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Re: dcterms:creator in RDFa Core 1.1, WD of October 26

From: Thomas Baker <tbaker@tbaker.de>
Date: Wed, 10 Nov 2010 19:50:39 -0500
To: Toby Inkster <tai@g5n.co.uk>
Cc: RDFa Working Group <public-rdfa-wg@w3.org>
Message-ID: <20101111005039.GB1740@octavius>
On Wed, Nov 10, 2010 at 10:11:22PM +0000, Toby Inkster wrote:
> > Some of the examples in [1] generate triples such as:
> > 
> >     <> foaf:primaryTopic <#bbq> .
> >     <> dcterms:creator "Jo" .
> > 
> > However, http://purl.org/dc/terms/creator has a range of
> > dcterms:Agent. Using dc:creator would not be incorrect because
> > http://purl.org/dc/elements/1.1/creator has no specified range
> > (or rather, by default, rdfs:Resource).
> 
> This seems to me to be a conflict between:
> 
> 1. the desire to use the latest and greatest version of Dublin Core; and
> 2. the desire to use a literal object so that the example includes both
> a literal and a URI.
> 
> Perhaps something like dcterms:modified could be used in the example
> instead of dcterms:creator, as that has a literal object?

If an example using literal object is needed at that point in
the spec, that would of course work.  However, that does not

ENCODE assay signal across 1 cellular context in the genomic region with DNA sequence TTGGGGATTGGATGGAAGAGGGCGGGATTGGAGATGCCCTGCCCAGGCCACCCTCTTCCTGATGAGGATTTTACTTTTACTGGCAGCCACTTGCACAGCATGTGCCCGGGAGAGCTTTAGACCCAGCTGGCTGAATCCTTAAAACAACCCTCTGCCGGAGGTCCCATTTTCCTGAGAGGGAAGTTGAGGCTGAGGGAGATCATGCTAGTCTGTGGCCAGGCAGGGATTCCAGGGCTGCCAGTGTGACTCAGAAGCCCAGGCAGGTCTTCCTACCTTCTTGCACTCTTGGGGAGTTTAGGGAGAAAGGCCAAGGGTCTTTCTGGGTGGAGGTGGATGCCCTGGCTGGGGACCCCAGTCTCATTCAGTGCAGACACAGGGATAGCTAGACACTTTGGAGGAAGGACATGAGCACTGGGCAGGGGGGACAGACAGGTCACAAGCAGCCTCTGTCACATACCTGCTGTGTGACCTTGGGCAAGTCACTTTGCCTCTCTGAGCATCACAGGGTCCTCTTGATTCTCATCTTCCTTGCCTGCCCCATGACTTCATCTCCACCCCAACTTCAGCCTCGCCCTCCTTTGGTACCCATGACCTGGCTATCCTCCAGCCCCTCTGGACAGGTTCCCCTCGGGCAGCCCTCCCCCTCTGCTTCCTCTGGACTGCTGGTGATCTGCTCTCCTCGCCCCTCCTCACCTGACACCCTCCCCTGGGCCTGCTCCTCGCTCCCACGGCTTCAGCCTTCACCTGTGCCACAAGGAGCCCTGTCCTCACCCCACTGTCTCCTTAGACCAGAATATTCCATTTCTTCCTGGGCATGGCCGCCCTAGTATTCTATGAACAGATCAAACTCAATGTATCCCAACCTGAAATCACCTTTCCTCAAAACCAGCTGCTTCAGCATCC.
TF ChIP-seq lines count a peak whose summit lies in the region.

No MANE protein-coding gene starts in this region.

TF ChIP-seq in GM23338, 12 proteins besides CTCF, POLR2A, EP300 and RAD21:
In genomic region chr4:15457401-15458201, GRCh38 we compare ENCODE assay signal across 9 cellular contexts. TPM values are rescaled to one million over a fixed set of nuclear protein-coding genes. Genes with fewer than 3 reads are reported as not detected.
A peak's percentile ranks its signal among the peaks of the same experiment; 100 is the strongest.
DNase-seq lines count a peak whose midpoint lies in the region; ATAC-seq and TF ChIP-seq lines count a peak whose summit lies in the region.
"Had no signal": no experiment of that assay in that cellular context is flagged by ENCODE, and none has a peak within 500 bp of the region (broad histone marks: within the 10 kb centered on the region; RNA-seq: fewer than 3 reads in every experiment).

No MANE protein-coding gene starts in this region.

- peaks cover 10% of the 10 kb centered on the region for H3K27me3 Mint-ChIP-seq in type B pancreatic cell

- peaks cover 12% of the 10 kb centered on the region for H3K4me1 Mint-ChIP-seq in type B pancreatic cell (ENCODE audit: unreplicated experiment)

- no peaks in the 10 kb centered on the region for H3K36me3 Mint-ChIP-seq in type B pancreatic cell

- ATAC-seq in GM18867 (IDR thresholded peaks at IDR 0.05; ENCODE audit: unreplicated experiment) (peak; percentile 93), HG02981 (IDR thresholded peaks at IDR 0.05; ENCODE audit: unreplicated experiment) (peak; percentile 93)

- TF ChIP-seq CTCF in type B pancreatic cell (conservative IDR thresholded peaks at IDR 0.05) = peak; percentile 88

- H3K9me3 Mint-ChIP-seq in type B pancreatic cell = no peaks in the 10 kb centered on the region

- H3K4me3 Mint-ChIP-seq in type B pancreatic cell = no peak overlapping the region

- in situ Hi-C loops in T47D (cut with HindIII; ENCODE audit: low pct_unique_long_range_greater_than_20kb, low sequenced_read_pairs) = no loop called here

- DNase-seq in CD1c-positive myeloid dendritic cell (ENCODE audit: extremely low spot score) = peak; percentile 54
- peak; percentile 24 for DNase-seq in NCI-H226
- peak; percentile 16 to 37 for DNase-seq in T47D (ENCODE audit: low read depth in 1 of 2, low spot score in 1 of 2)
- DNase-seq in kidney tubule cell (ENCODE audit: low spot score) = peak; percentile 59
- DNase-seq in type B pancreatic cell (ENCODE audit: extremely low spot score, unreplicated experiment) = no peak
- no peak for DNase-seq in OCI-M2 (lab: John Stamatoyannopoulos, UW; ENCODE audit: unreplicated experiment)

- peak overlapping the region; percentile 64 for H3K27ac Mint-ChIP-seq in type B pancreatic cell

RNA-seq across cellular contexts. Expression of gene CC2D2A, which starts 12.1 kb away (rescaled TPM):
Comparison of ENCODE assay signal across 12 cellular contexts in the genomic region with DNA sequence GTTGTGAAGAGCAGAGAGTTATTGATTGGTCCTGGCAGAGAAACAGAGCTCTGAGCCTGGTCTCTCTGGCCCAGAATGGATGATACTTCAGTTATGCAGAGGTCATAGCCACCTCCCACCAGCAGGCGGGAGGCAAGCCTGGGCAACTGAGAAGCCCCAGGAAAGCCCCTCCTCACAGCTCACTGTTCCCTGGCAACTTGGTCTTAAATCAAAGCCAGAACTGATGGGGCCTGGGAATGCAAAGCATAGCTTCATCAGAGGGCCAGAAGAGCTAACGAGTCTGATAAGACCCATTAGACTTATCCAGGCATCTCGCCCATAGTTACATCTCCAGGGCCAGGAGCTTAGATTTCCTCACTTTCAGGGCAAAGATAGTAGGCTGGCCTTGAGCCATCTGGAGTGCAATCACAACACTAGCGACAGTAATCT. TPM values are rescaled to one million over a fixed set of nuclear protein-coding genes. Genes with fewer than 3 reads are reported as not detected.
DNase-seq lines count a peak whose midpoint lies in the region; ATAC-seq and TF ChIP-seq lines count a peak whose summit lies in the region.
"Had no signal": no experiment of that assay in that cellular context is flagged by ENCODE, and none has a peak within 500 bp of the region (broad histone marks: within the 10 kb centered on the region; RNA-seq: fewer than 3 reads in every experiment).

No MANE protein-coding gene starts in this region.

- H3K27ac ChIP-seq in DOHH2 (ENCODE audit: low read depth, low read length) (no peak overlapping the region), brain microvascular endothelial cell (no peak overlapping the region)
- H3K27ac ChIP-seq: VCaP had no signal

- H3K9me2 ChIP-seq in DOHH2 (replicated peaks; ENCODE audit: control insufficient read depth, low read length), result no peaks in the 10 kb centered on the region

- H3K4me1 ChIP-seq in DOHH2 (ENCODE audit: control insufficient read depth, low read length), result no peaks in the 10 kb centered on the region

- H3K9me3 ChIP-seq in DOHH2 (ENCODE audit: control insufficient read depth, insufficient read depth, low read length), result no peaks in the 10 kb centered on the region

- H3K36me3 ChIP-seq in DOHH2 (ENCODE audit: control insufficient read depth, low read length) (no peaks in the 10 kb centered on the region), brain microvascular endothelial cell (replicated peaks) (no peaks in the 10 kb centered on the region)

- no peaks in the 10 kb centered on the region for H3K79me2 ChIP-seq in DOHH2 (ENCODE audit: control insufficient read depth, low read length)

address the question of best practice regarding the fifteen
core properties in their /terms/ and /elements/1.1/ variants.

DCMI assigned ranges in order to conform to emerging notions of
best practice.  However, it did not "deprecate" the rangeless
properties because they had at that point already been used
very extensively in Semantic Web data -- with both literal
and non-literal objects.  By coining "parallel" properties,
DCMI offered data providers a choice.

DCMI has been "gently promoting" the /terms/ variants for being
"more precise" and for helping data consumers by making the
data more consistent.  However, I have been getting feedback
that "rangeless" properties are actually useful, which
Jeni Tennison's point seems to reinforce.

Specifically with regard to Dublin Core properties, it is clear
that the distinction between dc:creator and dcterms:creator is
not widely understood.  If the dcterms: variants are promoted
(e.g., in the RDFa specs), what is the risk that they will
be used incorrectly?  If the risk is high, should we not then
promote the dc: properties?

More generally, what is the message for vocabulary developers
today?  Are there uses for which the right design decision is
to err on the side of underspecification?  This is a general
question of best practice for Semantic Web, but Jeni is raising
it specifically for the case of RDFa.  If not on this list,
where might we have this more general discussion?

Tom

-- 
Tom Baker <tbaker@tbaker.de>
Received on Thursday, 11 November 2010 00:51:14 UTC

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